For the First Fighter Competition at Adlershof in January 1918 it was decided to manufacture the Fokker D.VI as a move to insure enough rotary engine fighters would be available for front line operations. Since the Oberursel Ur.III 145hp and the Goebel Goe III 160hp or the Siemens-Halske Sh III 160-220hp were still in short supply due to production concerns, the Fokker V.9 with its very reliable Oberursel Ur.II 120hp was chosen to go into a small production. "MAKE NO MISTAKE" while there are physical similarities between the Fokker company’s Dr.I and the D.VI, one was not developed from the other. Like any engineering concern the Fokker designers had formulas that they used for aircraft specifications, especially concerning the type and weight of an installed motor in an airframe. The closest similarity to the D.VI (rotary) is the D.VII (inline six.) Fokker built one for type testing in the ‘low altitude operations class’ and one for ‘higher altitude operations class.’ The Fokker D.VI was to make up the partial compliment of Jagdstaffel 80b. In Jasta 64w (Fokker D.VI 1679/18), Kest 4b (Fokker D.VI 1648/18 ? ) and in Kest 1a, single examples were used for rotary engine familiarization flights by its pilots. These units were designated to receive the new Pfalz D.VIII with the Sh III 160-220hp and had been flying Albatros D.Va types with worn-out inline six Mercedes D.IIIaü 180hp.
For many years modelers have debated the reason that the production V.9 (with the 120hp Oberursel) was longer than the Fokker Dr.I fuselage. The answer is simple. The Dr.I had one wing spar in each wing. The D.VI had two wing spars in each wing. The V13- O and V.13-Sh had the more powerful 145hp & 160hp rotaries and were even longer.
Kit over all view
Fortune smiles on us with the out put of Roden of the Ukraine. This kit review will deal specifically with their Roden Fokker D.VI kit # 603. Roden’s all plastic kits seem to be aimed at the average modeler with an eye for detail. For my build I will extend the nose to meet the original's engine installment specs.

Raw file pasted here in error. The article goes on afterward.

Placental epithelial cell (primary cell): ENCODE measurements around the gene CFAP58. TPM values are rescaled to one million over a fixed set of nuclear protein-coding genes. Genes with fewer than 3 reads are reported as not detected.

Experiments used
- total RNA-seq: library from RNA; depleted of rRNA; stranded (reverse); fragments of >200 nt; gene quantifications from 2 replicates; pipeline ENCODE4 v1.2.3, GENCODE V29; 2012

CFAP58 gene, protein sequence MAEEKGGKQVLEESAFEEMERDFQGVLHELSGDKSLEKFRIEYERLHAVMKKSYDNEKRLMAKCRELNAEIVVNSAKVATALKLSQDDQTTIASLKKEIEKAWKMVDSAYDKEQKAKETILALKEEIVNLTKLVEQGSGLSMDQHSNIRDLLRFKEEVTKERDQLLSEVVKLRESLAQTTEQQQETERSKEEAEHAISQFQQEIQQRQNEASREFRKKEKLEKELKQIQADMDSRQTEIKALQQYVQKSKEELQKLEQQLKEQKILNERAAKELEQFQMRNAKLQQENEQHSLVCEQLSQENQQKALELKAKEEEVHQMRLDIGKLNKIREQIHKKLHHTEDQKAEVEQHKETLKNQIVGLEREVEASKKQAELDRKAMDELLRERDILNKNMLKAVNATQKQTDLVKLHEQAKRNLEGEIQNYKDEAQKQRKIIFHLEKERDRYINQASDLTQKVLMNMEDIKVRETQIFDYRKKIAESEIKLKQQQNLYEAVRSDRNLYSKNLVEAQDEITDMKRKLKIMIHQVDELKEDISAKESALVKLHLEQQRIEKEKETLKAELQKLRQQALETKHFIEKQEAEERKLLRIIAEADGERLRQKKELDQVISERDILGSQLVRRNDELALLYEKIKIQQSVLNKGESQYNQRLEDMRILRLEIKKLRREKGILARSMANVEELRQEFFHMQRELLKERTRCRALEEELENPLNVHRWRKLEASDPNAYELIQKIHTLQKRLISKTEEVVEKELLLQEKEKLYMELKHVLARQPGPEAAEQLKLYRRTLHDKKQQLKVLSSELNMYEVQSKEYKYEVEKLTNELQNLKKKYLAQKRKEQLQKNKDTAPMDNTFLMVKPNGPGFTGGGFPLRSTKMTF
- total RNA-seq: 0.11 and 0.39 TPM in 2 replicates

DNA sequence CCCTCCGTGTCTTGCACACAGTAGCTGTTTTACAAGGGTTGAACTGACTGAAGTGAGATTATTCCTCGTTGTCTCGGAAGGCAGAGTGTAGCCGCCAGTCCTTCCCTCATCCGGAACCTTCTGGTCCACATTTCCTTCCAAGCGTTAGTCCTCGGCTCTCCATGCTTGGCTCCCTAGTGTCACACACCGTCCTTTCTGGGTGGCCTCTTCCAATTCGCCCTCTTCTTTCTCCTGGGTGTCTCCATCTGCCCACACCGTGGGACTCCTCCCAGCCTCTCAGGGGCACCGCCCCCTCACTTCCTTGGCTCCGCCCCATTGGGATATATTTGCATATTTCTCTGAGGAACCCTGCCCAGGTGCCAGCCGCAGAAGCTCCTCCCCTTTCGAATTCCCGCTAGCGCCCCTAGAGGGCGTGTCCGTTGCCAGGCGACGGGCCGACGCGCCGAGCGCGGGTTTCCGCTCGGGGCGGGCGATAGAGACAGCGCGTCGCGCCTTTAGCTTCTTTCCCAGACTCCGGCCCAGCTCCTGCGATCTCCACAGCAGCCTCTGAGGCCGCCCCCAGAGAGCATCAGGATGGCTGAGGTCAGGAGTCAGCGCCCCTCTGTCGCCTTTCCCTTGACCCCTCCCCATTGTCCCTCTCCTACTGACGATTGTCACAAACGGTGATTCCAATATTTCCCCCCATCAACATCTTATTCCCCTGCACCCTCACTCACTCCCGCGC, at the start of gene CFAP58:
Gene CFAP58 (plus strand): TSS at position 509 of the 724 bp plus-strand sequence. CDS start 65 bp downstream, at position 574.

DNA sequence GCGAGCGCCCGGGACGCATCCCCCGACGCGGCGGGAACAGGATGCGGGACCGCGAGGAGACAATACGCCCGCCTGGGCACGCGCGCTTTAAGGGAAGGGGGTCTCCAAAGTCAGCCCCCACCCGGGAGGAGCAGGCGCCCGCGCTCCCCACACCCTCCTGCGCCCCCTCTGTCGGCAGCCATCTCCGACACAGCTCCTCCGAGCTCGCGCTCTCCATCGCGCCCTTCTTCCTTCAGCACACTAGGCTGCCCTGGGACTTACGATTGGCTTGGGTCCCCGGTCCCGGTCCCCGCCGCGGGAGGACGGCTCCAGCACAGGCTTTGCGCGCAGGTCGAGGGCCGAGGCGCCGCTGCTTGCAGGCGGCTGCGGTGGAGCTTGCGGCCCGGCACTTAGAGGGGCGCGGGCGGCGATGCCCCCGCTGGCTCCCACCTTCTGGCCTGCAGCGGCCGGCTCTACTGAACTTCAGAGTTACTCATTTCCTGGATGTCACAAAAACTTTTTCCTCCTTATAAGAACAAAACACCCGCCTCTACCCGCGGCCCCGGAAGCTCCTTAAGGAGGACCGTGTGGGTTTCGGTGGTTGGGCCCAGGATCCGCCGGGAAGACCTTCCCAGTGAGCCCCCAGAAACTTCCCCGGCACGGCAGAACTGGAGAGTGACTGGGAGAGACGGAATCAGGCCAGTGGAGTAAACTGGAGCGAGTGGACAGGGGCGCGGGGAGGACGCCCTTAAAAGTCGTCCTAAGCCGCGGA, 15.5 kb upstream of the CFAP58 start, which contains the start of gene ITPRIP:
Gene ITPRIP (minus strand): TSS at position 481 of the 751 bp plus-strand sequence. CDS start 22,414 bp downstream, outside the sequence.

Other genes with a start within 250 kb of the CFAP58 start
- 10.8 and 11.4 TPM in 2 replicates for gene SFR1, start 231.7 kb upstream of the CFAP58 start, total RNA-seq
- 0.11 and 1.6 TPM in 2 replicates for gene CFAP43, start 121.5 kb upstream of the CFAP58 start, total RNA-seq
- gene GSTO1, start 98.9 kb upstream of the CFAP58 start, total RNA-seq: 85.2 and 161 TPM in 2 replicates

Plastic parts = 103 pieces.
I was cautioned by another modeler to;
A. Test fit the lower wing attachment area as it is very tight.
B. Check lozenge decal location before application on kit.
C. Seat N struts as deep in to the sockets as they can go.
I. D.1689/17 FEA “B” Alsace Lorraine June 1918.
II. The personal or unit marking of a white triangle/pennant from Kest 1a is included. The exact serial of this aircraft is unknown. Sept. 1918.
III. Serial unknown Jasta 80b Ltn. Kurt Seit Summer 1918.“Fratz.”
Grosz P.M., Haddow G., & Schiemer P. 2002. Austro-Hungarian Army Aircraft of World War One. Flying Machines Press, Boulder, Colorado. (pages 408-409 & 510).
Gray, Peter & Thetford, Owen, German Aircraft Of The First World War, Putnam, London, 1962 (pages 102-104)
Gray, Peter L., & Stair, Ian R., Fokker Fighters Of World War 1, Vintage Aviation Publication Ltd, Oxford, 1976 (page 13).
Highs: Clean details, scale thickness of all plastic pieces, A unique kit of a great subject. Lows: Since Roden used the Dr.I fuselage for this kit there is something you may want to do. You could add about 8 scale inches =. 15mm or 13/32 0f an inch to the front area of the united fuselage for the Ur.II 120hp. Landing gear rear legs need relocating.Verdict: In recent years interest in larger 1/32 scale WWI aircraft kits has flourished. At any rate this is a kit I look forward to building.
About Stephen T. Lawson (JackFlash) FROM: COLORADO, UNITED STATES
I was building Off topic jet age kits at the age of 7. I remember building my first WWI kit way back in 1964-5 at the age of 8-9. Hundreds of 1/72 scale Revell and Airfix kits later my eyes started to change and I wanted to do more detail. With the advent of DML / Dragon and Eduard I sold off my ...